Such unifying threads bring your group together on a level it did not expect. The personal connection to this unanticipated yet meaningful note dispels mindsets or preconceived ideas because there is now a new focus on a personal level. Think about it; how many times have you been in situations/groups where (a) you may have been bored when someone addresses a concept or current event that you can identify with, and immediately your mindset changes, and the 'event' becomes a lasting memory. This is what happens when something unexpected occurs, it stimulates memory for that 'event'. Injecting levity at the beginning of group meetings used to be a popular means of grabbing attention, the problem with levity, although it captures attention, this attention span is short lived, allowing preconceived notions to resurface.

A better option is to tactfully 'appeal' to your audiences sense of fairness; to their humanity, to their personal wellbeing, and do so implicitly; relating it to an acknowledged and accepted universal concept or issue that they may be able to identify with on a personal level. Whether they have an interest in the 'concept' or not is not important; what is important is that they can identify with the concept which takes their focus off of a preconceived notion. Remember, all of this is to be done implicitly. Your attendees are more susceptible to innuendo than to an obvious attempt to 'capture' them; they expect an attempt to 'capture'.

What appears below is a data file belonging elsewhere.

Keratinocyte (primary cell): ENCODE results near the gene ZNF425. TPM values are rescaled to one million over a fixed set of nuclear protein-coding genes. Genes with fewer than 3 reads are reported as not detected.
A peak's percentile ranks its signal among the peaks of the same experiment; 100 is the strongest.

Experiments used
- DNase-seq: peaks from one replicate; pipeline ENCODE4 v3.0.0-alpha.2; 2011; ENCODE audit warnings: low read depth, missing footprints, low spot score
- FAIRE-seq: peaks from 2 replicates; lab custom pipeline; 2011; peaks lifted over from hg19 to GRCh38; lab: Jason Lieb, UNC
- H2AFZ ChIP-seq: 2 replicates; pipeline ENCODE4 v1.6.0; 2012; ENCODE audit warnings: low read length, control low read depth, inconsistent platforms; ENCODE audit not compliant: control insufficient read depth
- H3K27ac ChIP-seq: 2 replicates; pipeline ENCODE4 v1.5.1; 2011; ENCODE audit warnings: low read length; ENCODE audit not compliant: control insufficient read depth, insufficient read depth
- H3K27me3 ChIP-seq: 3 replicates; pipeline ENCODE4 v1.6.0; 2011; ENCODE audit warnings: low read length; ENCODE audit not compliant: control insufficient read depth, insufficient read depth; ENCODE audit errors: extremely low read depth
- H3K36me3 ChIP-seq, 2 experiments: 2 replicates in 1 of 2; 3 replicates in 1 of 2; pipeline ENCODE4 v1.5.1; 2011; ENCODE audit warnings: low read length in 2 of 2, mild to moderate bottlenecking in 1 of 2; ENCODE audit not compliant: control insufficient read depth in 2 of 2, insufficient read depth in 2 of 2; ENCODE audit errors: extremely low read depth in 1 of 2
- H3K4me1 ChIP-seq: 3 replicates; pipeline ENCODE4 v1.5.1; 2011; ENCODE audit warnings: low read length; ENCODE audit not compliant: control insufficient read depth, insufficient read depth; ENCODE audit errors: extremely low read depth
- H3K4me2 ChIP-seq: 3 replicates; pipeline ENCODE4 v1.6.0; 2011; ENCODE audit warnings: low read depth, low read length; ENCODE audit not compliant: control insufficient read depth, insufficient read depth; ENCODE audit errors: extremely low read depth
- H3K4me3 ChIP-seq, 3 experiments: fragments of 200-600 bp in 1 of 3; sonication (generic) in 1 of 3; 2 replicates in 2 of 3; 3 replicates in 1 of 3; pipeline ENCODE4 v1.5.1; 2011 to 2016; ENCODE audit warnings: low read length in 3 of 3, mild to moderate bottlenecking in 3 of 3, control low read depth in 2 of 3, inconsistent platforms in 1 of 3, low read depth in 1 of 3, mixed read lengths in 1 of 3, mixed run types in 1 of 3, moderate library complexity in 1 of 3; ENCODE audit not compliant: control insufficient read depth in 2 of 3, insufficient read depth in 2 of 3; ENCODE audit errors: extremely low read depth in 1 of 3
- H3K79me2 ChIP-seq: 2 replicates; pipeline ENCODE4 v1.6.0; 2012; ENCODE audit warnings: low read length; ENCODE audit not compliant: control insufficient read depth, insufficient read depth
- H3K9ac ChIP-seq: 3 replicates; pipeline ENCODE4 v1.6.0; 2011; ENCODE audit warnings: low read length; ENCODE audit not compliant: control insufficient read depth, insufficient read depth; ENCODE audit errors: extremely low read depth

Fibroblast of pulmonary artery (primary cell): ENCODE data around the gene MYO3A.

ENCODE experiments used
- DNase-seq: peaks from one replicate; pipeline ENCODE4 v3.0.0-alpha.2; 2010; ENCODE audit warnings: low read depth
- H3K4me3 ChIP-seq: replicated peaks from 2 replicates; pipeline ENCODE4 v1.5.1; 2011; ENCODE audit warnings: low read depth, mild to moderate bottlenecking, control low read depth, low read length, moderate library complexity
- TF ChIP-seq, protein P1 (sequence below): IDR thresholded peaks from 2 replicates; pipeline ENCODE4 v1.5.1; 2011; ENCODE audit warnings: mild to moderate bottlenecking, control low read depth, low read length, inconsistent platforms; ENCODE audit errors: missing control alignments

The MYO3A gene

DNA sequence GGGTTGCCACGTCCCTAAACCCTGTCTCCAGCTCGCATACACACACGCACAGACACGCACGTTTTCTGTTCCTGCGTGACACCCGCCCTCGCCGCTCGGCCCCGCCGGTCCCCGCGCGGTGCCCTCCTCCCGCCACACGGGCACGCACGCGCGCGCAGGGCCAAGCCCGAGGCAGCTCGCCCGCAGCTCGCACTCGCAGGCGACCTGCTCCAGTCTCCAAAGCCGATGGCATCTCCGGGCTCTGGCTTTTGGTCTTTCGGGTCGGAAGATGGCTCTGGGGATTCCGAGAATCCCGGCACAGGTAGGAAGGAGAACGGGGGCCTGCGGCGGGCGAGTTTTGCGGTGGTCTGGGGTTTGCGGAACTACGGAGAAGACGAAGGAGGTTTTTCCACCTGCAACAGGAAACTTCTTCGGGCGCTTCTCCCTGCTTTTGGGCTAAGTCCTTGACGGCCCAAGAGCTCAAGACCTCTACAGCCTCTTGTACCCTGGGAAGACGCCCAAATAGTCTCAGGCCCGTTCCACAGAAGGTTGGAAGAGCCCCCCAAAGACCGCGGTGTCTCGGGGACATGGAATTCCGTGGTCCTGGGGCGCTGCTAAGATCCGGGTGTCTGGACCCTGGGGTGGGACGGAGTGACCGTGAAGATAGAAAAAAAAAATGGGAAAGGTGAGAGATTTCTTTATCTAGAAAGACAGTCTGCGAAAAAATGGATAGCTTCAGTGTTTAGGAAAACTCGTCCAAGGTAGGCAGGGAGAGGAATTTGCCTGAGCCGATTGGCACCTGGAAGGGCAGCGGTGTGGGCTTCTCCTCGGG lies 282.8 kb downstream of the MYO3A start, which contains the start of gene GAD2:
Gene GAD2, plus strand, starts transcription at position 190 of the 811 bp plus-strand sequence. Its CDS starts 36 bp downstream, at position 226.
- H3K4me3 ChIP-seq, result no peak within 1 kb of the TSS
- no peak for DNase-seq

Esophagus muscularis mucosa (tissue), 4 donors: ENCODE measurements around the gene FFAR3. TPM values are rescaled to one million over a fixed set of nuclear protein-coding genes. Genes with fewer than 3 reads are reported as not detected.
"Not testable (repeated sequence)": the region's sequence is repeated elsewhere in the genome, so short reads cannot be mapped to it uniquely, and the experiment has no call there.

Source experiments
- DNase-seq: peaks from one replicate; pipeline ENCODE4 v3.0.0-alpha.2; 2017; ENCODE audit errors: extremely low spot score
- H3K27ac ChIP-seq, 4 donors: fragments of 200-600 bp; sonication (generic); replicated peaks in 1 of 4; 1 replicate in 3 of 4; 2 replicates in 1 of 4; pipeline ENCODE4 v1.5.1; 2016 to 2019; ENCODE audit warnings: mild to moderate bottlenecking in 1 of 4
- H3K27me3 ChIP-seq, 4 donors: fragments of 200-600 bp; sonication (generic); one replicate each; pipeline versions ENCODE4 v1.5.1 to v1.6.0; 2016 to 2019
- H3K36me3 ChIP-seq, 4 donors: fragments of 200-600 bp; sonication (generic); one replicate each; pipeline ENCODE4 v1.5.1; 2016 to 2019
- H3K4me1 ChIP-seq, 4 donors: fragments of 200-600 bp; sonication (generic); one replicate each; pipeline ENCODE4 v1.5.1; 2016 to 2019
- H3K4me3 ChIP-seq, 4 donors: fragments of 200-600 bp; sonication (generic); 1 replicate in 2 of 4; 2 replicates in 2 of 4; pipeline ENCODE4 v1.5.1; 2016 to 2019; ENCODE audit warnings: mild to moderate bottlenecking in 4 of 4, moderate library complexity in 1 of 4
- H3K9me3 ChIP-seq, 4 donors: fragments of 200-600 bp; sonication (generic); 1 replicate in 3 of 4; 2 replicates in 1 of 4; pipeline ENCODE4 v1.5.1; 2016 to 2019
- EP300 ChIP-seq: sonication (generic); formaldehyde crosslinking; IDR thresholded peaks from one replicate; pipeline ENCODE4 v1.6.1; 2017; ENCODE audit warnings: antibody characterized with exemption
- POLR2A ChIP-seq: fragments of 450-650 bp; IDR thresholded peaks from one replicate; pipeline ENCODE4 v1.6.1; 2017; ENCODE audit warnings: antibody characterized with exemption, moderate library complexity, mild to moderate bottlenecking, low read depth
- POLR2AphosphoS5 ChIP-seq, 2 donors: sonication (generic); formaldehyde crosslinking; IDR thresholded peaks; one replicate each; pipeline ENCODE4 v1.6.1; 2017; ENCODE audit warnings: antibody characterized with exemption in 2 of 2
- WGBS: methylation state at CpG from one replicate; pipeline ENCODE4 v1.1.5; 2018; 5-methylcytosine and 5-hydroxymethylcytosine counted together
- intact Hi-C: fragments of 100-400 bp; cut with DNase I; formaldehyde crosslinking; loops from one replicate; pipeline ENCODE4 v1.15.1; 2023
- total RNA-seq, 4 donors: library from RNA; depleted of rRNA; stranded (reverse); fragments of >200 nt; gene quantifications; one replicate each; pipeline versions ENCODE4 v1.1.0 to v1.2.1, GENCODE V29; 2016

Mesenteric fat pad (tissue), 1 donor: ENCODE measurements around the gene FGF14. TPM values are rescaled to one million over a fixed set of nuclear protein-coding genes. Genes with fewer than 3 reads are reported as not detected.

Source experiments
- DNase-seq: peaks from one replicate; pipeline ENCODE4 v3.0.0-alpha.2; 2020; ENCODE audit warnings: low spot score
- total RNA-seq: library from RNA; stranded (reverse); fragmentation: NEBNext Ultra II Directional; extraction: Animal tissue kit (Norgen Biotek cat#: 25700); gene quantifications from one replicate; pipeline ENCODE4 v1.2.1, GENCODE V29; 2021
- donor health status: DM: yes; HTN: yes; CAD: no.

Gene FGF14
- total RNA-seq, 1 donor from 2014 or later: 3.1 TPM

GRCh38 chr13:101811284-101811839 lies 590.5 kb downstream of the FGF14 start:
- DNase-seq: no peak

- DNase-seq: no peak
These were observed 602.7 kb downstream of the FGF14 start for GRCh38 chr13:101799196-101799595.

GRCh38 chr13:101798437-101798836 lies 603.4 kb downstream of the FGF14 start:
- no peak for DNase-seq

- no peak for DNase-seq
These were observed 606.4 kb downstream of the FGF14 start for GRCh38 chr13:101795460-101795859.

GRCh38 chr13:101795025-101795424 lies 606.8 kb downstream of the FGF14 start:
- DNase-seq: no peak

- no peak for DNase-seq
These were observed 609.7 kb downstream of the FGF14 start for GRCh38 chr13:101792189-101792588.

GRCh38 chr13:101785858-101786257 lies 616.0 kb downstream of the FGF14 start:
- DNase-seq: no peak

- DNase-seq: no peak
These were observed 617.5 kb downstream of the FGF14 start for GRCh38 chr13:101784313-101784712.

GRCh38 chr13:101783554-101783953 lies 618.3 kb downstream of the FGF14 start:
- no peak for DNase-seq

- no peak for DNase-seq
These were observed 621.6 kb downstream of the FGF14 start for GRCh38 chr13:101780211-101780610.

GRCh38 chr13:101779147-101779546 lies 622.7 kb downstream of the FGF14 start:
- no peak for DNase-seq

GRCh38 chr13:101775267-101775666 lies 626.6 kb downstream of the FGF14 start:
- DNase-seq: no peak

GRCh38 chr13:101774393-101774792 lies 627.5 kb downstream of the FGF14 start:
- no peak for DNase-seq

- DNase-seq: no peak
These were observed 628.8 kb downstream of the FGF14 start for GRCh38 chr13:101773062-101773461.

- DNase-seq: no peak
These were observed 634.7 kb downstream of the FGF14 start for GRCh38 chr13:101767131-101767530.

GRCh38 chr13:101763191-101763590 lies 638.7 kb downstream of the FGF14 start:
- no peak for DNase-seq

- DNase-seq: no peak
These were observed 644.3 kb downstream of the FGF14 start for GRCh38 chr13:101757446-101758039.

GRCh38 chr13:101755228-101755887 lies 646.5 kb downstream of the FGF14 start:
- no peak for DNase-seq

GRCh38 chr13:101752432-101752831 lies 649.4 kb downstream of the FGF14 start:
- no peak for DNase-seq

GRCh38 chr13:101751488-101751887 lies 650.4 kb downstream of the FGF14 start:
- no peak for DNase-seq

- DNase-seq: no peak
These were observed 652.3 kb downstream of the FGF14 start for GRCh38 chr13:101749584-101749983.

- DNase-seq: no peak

The hospitality industry has taken on environmental responsibility as a major focus. This might be a good CSR initiative to incorporate in events and group meetings. See: Hotel & Management Company Green Pages . It contains a very impressive list of hotels actively pursuing a green agenda. You might ask why is there such emphasis put on green issues. The answer is an obvious one for 'business'; the public demands it.

Senior Vice President of Impact Enterprises, Inc., Mr. Salisbury has established a corporate responsibility program that includes a initiative that allows Impact’s staff to be active in ‘giving-back’. A degree in business from Syracuse University lead Mr. Salisbury to Wall Street, then onto his own business, and finally to Impact Enterprises, Inc. His credits include real estate investment for state and municipal pension funds, wind energy development, communications, and marketing and advertising. Volunteer activities have included the Yellow Ribbon Fund at Walter Reed Army Hospital, the Children’s Medical Center in Dallas, Nelson-Tebedo Research Clinic, and VA Medical Centers in Portland, OR and Bend, OR. Mr. Salisbury can be contacted at 845-988-1900 or rsalisbury@impactenterprises.com Please visit http://www.impactenterprises.com for more information. Extended Bio...